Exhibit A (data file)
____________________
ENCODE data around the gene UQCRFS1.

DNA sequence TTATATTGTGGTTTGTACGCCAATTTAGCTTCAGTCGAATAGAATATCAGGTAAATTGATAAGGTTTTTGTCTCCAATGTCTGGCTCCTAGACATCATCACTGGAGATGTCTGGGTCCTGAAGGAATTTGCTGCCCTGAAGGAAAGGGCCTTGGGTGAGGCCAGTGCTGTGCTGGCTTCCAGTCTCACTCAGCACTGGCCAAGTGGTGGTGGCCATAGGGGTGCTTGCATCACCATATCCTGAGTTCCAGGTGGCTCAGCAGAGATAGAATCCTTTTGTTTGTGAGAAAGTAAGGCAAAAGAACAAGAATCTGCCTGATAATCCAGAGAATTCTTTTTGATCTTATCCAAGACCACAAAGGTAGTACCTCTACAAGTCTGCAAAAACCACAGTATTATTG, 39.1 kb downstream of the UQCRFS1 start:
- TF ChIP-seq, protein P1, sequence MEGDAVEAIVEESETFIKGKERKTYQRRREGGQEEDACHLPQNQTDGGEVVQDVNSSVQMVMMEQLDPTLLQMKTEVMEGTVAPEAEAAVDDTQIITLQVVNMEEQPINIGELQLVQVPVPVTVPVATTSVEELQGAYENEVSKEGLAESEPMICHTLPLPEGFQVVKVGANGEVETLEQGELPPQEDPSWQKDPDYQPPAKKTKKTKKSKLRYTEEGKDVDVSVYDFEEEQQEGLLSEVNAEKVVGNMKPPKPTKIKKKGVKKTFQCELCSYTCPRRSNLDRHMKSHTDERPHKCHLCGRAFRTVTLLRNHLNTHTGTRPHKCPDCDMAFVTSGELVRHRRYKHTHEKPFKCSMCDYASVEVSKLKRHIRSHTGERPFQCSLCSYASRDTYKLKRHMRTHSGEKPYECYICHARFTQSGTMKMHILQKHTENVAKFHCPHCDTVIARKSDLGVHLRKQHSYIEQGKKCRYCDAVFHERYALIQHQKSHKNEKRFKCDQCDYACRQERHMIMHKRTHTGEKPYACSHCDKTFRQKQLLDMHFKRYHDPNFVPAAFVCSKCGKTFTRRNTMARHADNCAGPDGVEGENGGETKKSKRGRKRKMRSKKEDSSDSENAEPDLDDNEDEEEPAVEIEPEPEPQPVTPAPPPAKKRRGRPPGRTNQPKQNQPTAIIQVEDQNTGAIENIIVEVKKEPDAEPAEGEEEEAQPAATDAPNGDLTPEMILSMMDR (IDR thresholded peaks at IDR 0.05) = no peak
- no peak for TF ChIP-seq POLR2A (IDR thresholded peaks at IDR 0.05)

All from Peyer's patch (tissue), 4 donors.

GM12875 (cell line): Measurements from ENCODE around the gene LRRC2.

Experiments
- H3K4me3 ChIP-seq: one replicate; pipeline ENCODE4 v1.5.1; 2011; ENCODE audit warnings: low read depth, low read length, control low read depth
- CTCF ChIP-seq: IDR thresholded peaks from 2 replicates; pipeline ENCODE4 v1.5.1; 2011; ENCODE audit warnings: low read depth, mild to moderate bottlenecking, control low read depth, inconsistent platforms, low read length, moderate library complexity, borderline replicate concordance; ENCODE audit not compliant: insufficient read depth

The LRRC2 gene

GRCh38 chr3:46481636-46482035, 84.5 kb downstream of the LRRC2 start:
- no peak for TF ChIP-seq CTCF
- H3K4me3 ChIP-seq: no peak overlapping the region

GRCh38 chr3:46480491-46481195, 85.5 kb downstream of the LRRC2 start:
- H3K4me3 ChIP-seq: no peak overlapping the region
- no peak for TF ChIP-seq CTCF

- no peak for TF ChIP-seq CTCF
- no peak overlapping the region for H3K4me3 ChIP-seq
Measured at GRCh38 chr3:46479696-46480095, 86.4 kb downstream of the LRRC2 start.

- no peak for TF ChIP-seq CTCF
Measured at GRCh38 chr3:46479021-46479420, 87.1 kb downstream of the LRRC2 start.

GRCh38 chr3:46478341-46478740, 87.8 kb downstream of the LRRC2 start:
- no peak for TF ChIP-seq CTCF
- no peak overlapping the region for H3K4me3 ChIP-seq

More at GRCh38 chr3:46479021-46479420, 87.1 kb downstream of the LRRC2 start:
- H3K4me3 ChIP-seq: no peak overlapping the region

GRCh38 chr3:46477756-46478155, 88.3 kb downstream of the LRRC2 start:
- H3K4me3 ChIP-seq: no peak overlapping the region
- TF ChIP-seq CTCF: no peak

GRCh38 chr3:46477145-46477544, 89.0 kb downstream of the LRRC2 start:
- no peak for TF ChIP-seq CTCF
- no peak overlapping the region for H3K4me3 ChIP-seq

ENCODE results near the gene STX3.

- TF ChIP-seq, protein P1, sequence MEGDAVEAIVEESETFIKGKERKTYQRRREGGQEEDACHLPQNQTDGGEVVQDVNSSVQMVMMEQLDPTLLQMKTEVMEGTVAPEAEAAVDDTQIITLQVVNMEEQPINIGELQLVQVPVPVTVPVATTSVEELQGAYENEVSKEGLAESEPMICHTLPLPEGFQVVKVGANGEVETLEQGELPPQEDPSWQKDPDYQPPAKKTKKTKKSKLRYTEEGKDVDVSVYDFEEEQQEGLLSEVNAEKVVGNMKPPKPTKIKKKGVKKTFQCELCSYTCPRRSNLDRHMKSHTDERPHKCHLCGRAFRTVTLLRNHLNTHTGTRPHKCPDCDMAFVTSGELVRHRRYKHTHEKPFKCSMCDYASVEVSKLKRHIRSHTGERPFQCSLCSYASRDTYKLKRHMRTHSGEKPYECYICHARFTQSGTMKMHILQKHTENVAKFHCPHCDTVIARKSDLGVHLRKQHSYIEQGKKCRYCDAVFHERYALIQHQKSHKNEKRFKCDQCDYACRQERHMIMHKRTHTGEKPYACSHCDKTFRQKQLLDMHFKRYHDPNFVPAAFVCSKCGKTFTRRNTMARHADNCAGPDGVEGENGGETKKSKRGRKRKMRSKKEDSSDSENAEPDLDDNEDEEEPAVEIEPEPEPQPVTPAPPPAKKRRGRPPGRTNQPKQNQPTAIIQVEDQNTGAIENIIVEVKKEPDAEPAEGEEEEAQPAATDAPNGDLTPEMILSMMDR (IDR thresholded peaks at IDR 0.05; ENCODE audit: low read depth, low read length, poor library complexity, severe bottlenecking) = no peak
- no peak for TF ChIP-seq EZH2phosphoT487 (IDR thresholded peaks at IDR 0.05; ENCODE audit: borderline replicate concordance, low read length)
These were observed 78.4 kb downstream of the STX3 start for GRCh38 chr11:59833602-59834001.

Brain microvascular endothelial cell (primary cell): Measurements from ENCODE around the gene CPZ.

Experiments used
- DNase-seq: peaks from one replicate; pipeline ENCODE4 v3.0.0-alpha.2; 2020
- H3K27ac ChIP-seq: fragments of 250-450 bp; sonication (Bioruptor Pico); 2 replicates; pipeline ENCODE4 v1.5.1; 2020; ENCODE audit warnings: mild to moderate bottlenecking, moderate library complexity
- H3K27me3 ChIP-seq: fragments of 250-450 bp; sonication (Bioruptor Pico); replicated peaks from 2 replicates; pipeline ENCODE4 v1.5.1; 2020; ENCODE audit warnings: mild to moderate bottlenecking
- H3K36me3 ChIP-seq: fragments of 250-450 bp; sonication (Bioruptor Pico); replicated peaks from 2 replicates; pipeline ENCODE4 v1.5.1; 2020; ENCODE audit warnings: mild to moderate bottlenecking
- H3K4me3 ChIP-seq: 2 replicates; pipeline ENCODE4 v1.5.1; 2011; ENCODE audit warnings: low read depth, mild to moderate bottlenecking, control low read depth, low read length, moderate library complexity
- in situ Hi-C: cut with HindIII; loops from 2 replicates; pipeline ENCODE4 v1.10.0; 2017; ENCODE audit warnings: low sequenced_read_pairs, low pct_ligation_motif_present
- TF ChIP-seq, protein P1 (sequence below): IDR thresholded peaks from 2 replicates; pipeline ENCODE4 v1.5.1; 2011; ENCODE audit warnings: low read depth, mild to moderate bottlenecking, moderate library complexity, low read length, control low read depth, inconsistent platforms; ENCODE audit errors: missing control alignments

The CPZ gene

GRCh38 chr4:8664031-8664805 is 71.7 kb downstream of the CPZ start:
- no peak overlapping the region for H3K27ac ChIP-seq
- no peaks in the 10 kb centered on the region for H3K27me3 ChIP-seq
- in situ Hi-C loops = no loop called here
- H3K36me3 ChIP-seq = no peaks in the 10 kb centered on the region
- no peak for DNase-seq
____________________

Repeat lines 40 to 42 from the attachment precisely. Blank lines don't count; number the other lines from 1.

- H3K27ac ChIP-seq: fragments of 250-450 bp; sonication (Bioruptor Pico); 2 replicates; pipeline ENCODE4 v1.5.1; 2020; ENCODE audit warnings: mild to moderate bottlenecking, moderate library complexity
- H3K27me3 ChIP-seq: fragments of 250-450 bp; sonication (Bioruptor Pico); replicated peaks from 2 replicates; pipeline ENCODE4 v1.5.1; 2020; ENCODE audit warnings: mild to moderate bottlenecking
- H3K36me3 ChIP-seq: fragments of 250-450 bp; sonication (Bioruptor Pico); replicated peaks from 2 replicates; pipeline ENCODE4 v1.5.1; 2020; ENCODE audit warnings: mild to moderate bottlenecking